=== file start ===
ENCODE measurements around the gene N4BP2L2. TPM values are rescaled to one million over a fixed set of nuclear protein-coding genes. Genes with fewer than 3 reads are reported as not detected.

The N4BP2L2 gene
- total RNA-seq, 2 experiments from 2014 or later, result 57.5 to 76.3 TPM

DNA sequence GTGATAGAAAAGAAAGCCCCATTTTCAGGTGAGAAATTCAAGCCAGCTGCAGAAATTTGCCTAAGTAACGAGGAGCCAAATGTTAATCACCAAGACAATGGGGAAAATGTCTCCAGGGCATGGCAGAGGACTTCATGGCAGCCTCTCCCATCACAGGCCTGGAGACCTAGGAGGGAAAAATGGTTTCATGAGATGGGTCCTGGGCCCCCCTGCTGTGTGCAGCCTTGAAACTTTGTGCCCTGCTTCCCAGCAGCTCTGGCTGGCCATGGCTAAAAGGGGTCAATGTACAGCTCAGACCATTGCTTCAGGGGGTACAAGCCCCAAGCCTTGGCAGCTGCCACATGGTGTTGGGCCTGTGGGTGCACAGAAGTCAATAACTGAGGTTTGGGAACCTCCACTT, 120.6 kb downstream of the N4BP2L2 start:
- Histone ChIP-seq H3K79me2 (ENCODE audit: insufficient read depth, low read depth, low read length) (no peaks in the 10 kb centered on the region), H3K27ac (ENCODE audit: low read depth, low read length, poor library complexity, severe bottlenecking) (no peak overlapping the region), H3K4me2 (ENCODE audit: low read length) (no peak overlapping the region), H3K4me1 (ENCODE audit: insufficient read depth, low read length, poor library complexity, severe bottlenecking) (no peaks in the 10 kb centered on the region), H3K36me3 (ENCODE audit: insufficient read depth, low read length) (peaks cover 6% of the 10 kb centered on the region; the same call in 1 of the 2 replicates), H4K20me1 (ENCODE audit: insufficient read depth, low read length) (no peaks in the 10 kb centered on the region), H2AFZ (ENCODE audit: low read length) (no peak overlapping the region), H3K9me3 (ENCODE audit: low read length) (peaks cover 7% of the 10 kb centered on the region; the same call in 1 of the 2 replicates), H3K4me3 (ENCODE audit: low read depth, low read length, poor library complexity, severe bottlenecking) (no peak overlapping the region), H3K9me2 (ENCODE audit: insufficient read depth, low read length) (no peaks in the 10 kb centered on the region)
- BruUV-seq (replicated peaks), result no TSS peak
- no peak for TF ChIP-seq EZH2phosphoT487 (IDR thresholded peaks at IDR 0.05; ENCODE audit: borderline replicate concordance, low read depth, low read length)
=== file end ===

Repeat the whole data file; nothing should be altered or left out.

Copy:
ENCODE measurements around the gene N4BP2L2. TPM values are rescaled to one million over a fixed set of nuclear protein-coding genes. Genes with fewer than 3 reads are reported as not detected.

The N4BP2L2 gene
- total RNA-seq, 2 experiments from 2014 or later, result 57.5 to 76.3 TPM

DNA sequence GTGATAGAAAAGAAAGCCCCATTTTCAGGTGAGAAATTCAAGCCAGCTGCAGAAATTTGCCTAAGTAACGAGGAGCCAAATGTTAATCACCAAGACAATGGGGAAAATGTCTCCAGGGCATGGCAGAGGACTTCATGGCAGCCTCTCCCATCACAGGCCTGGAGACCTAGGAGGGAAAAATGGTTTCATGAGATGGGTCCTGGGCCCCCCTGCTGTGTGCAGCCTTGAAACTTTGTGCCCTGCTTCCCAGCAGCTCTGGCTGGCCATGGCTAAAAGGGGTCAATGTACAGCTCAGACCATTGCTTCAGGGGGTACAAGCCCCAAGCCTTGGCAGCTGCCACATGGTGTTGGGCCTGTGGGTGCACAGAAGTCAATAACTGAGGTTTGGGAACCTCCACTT, 120.6 kb downstream of the N4BP2L2 start:
- Histone ChIP-seq H3K79me2 (ENCODE audit: insufficient read depth, low read depth, low read length) (no peaks in the 10 kb centered on the region), H3K27ac (ENCODE audit: low read depth, low read length, poor library complexity, severe bottlenecking) (no peak overlapping the region), H3K4me2 (ENCODE audit: low read length) (no peak overlapping the region), H3K4me1 (ENCODE audit: insufficient read depth, low read length, poor library complexity, severe bottlenecking) (no peaks in the 10 kb centered on the region), H3K36me3 (ENCODE audit: insufficient read depth, low read length) (peaks cover 6% of the 10 kb centered on the region; the same call in 1 of the 2 replicates), H4K20me1 (ENCODE audit: insufficient read depth, low read length) (no peaks in the 10 kb centered on the region), H2AFZ (ENCODE audit: low read length) (no peak overlapping the region), H3K9me3 (ENCODE audit: low read length) (peaks cover 7% of the 10 kb centered on the region; the same call in 1 of the 2 replicates), H3K4me3 (ENCODE audit: low read depth, low read length, poor library complexity, severe bottlenecking) (no peak overlapping the region), H3K9me2 (ENCODE audit: insufficient read depth, low read length) (no peaks in the 10 kb centered on the region)
- BruUV-seq (replicated peaks), result no TSS peak
- no peak for TF ChIP-seq EZH2phosphoT487 (IDR thresholded peaks at IDR 0.05; ENCODE audit: borderline replicate concordance, low read depth, low read length)